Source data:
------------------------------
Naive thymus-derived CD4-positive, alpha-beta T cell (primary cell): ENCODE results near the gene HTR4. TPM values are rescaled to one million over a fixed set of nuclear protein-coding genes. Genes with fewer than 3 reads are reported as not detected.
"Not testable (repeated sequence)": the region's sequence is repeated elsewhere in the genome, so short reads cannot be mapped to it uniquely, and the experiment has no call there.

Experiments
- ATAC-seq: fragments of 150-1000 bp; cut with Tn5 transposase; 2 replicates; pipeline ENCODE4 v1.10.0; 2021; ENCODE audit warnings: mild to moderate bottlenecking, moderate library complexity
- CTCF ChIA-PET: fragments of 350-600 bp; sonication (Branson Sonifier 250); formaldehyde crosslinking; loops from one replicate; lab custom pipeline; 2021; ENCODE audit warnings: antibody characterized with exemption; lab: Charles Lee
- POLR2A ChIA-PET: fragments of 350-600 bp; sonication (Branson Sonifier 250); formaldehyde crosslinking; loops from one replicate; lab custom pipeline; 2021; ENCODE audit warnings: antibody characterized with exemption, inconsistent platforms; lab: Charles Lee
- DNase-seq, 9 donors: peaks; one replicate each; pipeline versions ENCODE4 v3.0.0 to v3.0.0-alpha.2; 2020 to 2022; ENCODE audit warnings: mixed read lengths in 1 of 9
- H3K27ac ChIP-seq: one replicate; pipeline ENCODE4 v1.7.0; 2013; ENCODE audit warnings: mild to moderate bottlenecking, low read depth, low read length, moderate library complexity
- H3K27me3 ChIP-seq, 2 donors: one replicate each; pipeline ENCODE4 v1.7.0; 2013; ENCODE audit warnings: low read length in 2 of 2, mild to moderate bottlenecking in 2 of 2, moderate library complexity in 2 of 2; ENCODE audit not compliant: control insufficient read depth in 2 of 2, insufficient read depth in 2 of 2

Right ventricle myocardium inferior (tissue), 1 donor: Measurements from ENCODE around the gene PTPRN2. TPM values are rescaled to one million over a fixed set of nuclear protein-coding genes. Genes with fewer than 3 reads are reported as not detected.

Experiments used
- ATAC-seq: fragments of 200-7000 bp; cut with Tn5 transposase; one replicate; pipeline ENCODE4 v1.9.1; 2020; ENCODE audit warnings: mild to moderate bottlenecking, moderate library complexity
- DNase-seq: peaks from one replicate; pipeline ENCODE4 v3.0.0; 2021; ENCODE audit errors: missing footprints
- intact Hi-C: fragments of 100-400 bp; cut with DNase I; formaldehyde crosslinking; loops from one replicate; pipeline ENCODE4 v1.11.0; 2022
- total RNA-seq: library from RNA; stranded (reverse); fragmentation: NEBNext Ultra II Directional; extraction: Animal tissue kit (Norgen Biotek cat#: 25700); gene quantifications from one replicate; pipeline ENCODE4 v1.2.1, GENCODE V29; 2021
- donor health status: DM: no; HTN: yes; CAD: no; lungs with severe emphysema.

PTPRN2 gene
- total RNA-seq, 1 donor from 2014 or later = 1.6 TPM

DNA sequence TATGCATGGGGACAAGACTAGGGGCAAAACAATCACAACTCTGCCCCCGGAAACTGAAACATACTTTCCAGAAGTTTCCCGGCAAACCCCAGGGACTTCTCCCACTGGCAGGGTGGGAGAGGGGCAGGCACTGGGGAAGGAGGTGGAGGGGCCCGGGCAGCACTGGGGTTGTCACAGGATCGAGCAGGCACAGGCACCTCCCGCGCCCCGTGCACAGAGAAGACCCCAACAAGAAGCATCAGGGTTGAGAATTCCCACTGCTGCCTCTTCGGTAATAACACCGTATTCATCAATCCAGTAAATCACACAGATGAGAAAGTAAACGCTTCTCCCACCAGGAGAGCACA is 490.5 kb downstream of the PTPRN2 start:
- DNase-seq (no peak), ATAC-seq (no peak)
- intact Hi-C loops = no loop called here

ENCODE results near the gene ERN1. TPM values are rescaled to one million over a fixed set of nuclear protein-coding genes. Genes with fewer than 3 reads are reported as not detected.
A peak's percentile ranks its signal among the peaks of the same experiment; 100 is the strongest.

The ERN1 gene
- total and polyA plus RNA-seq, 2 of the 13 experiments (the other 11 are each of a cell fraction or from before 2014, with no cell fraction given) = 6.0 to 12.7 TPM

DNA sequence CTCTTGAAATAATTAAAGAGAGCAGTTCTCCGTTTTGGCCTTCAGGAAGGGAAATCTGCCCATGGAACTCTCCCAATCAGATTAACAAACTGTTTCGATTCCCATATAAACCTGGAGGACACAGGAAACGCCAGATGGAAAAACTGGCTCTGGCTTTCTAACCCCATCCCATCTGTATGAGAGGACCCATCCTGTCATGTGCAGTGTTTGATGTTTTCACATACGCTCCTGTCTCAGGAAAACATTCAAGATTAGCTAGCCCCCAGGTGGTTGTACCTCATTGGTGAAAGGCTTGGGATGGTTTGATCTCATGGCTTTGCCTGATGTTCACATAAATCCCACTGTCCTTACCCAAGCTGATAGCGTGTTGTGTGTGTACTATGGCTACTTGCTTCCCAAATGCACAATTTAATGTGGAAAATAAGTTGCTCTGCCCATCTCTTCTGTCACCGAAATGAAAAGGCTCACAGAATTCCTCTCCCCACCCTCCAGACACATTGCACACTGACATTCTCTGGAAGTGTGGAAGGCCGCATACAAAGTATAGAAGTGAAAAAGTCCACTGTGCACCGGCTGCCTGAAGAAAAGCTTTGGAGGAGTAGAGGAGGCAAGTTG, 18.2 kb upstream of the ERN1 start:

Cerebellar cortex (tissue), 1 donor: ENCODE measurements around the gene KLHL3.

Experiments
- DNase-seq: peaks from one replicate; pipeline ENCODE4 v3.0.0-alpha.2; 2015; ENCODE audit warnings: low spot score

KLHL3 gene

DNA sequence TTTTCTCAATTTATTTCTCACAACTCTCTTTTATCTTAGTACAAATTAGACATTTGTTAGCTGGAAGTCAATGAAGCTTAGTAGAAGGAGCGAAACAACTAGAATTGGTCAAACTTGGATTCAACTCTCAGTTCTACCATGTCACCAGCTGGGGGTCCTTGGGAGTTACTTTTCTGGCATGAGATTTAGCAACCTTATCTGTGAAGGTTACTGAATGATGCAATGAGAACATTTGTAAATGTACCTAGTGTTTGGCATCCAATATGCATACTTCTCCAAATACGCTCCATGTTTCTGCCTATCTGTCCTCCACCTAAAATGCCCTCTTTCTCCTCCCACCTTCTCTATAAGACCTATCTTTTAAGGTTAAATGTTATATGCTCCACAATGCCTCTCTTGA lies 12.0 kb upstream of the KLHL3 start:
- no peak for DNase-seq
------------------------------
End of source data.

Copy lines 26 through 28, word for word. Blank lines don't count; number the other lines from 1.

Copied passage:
DNA sequence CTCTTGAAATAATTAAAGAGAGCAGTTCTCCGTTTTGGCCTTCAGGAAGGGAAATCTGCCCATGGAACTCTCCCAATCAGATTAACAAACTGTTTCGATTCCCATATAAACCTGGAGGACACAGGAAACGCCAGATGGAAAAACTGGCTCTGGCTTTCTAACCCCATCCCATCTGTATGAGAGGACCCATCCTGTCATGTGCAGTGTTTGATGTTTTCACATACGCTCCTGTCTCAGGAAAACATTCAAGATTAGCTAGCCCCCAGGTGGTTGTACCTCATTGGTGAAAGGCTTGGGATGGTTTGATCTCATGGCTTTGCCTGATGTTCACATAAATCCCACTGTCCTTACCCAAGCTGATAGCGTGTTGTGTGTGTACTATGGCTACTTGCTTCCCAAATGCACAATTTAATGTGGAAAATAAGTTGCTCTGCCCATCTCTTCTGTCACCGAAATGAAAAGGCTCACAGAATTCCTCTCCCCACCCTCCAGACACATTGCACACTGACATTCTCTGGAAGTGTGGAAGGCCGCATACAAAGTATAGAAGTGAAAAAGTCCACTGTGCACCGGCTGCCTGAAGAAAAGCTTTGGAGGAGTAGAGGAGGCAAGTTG, 18.2 kb upstream of the ERN1 start:

Cerebellar cortex (tissue), 1 donor: ENCODE measurements around the gene KLHL3.

Experiments